Warplanes pounded rebel-held areas of Homs in the Syrian city's heaviest onslaught for months on Friday, monitors said, as Turkey reportedly returned cross-border shellfire for the second time this week.
The clashes came as the UN condemned the Syrian army's deadly shelling of a Turkish border town on Wednesday, and "terrorist" car bombs that killed almost 50 people in the war-torn country's second city Aleppo on the same day.
The Syrian Observatory for Human Rights said the bombardment of Khaldiyeh district was the most intense of Homs in five months, and the first time the regime has deployed fighter jets against the city.
Rebels hit back by downing a regime helicopter gunship in Damascus province and seizing an army checkpoint outside the eastern city of Deir Ezzor, killing at least 12 soldiers, said the Observatory.
"Allahu akbar! (God is greatest). The helicopter is falling!" a youth yelled as an aircraft was seen tumbling from the sky in flames on an amateur video that activists posted on the Internet.
The Observatory reported eight civilians and one rebel killed in Homs city and province, updating its Friday death toll to 95 nationwide -- 37 soldiers, 35 civilians and 23 rebel fighters.
It said six civilians and 11 rebels were killed in Aleppo, where an AFP correspondent reported intense street battles in Arkoub district.
The insurgents have occupied health facilities and schools as makeshift bases, the journalist said, adding they move around the area through holes in the walls of buildings.
There also were signs of strain from troops in the city, with one officer admitting "the battle for Arkoub is as tough as the struggle for Hanano" last month, when rebels took control of a fortress-like compound for three days.
Conscripts fighting for the regular army spoke in different accents from across the country.
Flashing a V-for-victory sign, one young soldier said he missed his home in Homs province. "My people in Homs haven't seen me in three months," he lamented.
Despite the relentless violence, thousands of people demonstrated across Syria calling for the arming of the rebel Free Syrian Army and condemning the world's inaction, the Observatory reported.
The uprising, which began in March 2011 with pro-reform protests that were brutally crushed, has since turned into a civil war pitting mainly Sunni rebels against President Bashar al-Assad's minority Alawite-dominated regime.
Activists say more than 31,000 people have died in the conflict.
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The world community has expressed fear the war could spill over into other countries in the region, exacerbated by exchanges of shelling between Syria and Turkey on Wednesday and Thursday.
Turkey had demanded strong UN action after Syrian fire killed five people in the border town of Akcakale on Wednesday, including a mother and her three children.
And on Friday, a Syrian shell hit the Turkish town of Altinozu in Hatay province, triggering an immediate response fire from Turkish forces at around 1630 GMT, said NTV news channel.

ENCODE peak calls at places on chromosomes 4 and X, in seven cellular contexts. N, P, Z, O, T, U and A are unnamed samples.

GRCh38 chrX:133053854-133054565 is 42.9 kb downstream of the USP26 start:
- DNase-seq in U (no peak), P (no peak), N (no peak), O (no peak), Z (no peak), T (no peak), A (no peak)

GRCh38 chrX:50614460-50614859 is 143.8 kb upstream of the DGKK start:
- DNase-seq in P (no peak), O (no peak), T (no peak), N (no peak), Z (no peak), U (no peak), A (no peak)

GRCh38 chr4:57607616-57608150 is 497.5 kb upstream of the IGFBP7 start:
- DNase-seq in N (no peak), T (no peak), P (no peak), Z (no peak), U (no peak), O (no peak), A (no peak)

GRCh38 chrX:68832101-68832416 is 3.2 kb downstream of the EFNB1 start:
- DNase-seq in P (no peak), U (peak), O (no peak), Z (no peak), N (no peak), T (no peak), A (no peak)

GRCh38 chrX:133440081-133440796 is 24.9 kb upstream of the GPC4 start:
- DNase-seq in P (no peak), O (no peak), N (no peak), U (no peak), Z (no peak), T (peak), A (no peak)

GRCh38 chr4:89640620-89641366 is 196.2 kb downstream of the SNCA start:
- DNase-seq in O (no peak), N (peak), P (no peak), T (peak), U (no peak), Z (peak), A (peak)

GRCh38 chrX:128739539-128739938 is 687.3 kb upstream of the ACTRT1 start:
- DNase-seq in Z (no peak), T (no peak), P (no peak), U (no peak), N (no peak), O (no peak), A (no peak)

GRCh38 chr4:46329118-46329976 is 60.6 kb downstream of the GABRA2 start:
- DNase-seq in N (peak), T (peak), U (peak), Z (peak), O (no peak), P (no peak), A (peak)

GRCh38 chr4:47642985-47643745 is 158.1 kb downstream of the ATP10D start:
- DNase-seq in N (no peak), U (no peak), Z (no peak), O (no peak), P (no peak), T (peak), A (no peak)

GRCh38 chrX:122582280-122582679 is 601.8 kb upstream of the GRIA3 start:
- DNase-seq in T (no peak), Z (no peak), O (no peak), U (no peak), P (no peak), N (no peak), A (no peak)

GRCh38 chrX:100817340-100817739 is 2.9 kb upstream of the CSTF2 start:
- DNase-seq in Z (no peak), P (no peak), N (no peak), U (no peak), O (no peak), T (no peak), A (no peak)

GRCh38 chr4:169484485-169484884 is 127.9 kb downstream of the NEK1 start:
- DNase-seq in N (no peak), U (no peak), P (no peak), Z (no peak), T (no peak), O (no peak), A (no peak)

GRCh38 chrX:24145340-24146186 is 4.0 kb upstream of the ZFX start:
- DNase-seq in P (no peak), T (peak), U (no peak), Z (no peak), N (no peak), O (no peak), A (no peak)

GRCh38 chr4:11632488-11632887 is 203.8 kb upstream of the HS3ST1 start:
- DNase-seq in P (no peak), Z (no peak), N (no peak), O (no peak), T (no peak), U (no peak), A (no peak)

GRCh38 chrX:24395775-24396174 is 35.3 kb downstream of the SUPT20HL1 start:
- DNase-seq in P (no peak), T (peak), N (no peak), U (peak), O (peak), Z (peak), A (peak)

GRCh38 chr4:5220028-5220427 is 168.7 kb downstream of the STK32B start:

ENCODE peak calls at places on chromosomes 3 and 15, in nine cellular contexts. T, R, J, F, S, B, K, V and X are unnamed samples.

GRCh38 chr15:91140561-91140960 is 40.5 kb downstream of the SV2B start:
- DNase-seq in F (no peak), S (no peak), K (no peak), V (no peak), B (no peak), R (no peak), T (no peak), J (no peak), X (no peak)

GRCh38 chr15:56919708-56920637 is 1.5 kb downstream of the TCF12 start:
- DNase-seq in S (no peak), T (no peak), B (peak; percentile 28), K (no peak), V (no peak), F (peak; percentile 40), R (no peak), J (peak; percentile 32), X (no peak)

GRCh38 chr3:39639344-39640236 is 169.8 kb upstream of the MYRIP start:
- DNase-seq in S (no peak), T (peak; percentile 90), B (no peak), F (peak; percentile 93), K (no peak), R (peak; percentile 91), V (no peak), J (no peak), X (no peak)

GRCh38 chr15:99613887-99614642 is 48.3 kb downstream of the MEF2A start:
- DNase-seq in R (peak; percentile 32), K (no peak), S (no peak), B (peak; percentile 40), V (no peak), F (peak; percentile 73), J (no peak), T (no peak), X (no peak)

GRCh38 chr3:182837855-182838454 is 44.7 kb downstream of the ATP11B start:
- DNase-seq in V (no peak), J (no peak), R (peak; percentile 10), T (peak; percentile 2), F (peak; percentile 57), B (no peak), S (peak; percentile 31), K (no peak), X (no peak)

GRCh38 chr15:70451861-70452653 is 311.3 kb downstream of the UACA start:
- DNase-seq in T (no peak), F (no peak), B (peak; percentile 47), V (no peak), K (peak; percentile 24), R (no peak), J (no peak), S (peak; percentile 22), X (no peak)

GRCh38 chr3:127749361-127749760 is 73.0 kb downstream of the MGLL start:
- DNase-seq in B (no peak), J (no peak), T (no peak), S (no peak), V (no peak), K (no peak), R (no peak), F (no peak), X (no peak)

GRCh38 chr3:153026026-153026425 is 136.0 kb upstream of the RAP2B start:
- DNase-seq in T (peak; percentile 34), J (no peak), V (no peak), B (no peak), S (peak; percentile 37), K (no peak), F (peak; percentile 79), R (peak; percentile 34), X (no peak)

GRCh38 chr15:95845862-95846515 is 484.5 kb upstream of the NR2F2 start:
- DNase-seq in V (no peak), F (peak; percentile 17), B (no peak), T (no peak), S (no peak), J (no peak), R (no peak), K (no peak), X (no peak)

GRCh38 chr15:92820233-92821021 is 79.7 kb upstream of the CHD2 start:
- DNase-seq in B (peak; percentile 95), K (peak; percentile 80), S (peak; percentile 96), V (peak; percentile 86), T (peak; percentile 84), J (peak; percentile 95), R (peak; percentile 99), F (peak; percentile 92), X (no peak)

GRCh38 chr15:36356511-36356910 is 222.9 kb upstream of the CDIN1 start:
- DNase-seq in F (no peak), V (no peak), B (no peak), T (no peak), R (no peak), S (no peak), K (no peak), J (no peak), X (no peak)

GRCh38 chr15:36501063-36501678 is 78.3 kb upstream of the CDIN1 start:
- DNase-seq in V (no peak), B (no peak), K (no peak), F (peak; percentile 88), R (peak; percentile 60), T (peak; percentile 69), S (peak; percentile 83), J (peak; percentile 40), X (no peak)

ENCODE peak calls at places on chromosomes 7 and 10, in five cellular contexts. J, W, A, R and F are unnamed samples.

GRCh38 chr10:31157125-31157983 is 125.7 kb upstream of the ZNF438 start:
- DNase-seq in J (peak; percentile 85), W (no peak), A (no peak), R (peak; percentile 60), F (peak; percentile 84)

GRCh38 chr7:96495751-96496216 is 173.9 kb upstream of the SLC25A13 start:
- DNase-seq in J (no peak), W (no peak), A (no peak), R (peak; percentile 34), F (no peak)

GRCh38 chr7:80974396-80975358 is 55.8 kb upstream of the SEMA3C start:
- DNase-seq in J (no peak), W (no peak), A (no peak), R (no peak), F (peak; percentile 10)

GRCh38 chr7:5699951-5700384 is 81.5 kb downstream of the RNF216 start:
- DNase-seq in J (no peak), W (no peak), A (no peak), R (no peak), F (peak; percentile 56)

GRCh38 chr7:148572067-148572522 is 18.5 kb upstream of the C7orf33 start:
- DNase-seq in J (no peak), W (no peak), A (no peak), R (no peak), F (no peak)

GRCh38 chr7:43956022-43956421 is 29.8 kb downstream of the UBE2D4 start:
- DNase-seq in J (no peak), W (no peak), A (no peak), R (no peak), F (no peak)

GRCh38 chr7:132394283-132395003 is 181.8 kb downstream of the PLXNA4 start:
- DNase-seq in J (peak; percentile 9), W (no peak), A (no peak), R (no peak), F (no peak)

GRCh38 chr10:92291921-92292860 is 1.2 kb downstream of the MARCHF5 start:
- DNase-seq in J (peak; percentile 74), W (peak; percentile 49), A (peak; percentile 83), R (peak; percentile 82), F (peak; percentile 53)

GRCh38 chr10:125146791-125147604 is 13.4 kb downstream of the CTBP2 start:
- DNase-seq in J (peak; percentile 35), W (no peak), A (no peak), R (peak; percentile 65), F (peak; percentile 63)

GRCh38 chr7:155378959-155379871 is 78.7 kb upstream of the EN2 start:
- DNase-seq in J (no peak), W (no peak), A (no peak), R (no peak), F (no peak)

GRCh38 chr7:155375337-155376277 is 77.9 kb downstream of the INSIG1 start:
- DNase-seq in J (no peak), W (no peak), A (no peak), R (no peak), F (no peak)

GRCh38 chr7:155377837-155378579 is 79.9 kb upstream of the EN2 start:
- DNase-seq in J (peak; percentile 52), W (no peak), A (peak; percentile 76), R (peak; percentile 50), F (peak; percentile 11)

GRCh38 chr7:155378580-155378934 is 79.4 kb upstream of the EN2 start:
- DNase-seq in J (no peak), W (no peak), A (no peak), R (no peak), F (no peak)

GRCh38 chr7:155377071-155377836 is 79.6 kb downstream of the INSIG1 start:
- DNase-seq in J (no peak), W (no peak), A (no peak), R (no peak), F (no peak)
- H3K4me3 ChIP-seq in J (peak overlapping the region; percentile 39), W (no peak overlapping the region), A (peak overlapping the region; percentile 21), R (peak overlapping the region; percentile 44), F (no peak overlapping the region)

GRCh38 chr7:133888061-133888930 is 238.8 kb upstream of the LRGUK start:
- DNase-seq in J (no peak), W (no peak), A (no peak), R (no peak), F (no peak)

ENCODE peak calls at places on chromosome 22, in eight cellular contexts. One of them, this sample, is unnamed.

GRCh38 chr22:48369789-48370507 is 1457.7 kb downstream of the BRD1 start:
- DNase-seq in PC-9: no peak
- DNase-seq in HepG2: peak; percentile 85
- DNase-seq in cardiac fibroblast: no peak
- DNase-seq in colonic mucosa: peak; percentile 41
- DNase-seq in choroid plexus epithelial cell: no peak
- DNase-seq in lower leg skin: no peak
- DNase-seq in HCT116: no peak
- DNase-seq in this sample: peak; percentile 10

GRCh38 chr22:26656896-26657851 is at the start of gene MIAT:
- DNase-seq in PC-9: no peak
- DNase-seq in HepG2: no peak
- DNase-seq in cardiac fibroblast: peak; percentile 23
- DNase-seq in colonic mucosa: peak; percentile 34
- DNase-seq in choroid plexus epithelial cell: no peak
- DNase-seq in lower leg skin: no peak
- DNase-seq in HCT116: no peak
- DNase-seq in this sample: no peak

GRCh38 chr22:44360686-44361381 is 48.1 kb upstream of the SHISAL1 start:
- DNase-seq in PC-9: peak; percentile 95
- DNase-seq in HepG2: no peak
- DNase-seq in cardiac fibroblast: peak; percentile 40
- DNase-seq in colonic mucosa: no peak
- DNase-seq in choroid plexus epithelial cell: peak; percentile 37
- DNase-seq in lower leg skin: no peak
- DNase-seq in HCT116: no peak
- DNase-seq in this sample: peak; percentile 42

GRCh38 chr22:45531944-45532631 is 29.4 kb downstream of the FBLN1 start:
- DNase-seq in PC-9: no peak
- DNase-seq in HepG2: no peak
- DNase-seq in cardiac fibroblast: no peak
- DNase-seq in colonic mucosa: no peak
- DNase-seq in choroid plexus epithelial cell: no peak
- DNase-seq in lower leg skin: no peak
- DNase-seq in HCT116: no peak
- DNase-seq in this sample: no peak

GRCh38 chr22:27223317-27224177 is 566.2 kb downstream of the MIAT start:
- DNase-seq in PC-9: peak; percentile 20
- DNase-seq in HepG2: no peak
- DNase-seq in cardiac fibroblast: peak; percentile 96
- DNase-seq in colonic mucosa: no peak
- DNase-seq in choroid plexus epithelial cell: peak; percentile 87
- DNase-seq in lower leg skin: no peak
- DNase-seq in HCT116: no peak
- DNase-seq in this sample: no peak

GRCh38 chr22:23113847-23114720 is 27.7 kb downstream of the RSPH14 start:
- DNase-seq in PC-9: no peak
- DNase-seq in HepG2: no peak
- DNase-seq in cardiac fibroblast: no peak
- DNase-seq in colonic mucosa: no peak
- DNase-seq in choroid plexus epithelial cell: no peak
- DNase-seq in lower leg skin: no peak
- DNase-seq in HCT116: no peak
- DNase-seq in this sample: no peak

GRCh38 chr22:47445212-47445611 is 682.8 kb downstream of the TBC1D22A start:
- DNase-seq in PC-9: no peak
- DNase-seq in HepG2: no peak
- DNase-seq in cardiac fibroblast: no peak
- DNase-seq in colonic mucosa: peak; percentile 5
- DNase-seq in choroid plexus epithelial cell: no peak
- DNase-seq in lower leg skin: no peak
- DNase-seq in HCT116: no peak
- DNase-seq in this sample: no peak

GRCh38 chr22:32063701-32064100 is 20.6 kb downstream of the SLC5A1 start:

There were no immediate reports of any casualties.
The UN Security Council issued a toughly worded statement in response to Syria's initial shelling, although it was a rung down from a formal resolution.
"The members of the Security Council condemn in the strongest terms the shelling by the Syrian armed forces," it said.
Saying the shelling "highlighted the grave impact the crisis in Syria has on the security of its neighbours and on regional peace," the statement "demanded that such violations of international law stop immediately and are not repeated."
A statement agreed on Friday by the 15-nation council condemned the Aleppo bomb attacks "in the strongest terms" and expressed condolences to families of the victims "of these heinous acts."
On Friday, Turkish premier Recep Tayyip Erdogan warned Syria it would pay a big price for any more attacks and reiterated Turkey does not want war but is ready to act if threatened.
"I am calling once more on the Assad regime and its supporters: Don't dare to test Turkey's patience," he told a crowd in Istanbul.
Prior to the latest shellfire, the border region between Turkey and Syria had been quiet on Friday, an AFP journalist in Akcakale said, although the Turkish military had amassed tanks and anti-aircraft missiles.
Inside Syria, protesters took to the streets of several cities and towns after being urged to turn out under the rallying cry: "We want weapons, not words, to protect our children from the killing".
"The people demand the arming of the FSA (Free Syrian Army)!" hundreds of men chanted outside a white mosque in Halfaya, Hama province, while holding the flag of the revolt.
Meanwhile, a rebel commander warned his fighters would execute dozens of Iranians they kidnapped inside Syria in August unless the army withdraws from the embattled Eastern Ghuta area of Damascus province.
"We gave the regime 48 hours starting yesterday to withdraw completely from the Eastern Ghuta area," Abul Wafa told AFP via the Internet. "We also have other secret, military demands. If the regime does not fulfill them we will start finishing off the hostages."